Methodology

Our first step is to survey the present public and academic usage of Google Earth, since they represent the end user’s perspective. Although there were some papers and analysis on Google Earth, studies of the software, particularly for remote sensing, is seldom, which increases the importance of this paper because it suggests that Google Earth is not being used to its full potential in the remote sensing space. To expand our search for literature we also looked for discussion on the use of cloud computation in remote sensing, as well as other remote sensing computation engine.

Once we gain preliminary understanding on the present field, our next step in our project was to acquire access to Google Earth Engine Beta, since this will reveal to us where Google is in their development in this field, and the provider’s perspective. We applied too this program, suggesting that we were in the academic remote sensing space, wanting to survey their Data Catalog, and their current techniques for remote sensing analysis.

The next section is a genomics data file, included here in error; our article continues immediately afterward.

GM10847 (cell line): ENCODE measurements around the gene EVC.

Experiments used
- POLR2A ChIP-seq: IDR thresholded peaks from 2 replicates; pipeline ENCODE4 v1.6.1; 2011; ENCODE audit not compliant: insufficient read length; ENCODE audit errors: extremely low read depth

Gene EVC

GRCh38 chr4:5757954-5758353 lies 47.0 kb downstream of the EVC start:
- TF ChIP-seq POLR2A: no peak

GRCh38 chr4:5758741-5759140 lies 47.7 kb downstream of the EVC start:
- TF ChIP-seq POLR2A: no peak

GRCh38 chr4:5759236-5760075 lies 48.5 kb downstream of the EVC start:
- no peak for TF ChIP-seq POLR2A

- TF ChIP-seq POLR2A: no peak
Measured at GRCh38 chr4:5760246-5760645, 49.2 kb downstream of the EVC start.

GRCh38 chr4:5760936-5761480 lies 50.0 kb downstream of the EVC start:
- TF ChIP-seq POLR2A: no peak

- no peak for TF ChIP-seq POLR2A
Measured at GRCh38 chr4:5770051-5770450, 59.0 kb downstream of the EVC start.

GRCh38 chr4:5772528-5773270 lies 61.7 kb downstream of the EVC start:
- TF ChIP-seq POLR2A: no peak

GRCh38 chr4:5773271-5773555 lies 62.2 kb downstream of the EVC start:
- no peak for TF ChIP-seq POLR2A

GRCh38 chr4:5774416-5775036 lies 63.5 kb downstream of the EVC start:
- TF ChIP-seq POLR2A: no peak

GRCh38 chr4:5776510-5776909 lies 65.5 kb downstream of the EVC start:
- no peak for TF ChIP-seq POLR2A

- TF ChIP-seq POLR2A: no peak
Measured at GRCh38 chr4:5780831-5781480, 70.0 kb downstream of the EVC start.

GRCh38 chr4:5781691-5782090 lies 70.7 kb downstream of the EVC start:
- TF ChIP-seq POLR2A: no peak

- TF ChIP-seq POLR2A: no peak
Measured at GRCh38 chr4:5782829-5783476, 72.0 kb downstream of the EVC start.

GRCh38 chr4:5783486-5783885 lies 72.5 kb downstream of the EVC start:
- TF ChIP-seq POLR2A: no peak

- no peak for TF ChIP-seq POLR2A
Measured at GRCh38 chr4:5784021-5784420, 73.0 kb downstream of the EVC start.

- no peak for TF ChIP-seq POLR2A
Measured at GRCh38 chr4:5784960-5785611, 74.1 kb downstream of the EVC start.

EE’s data catalog was then compared against freely available remote sensing data through governmental databases such as USGS, NOAA and their sundry satellites (e.g. Landsat, GOES, EOG, etc.).

We then surveyed Earth Engine’s capability. We looked at its ability to deal with remote sensing from their front end graphical user interface, as well as their programming API. In order to learn more, we also considered the present use of Earth Engine.

Survey of Google Earth Engine for academia and in comparison with existing platforms and publicly available data.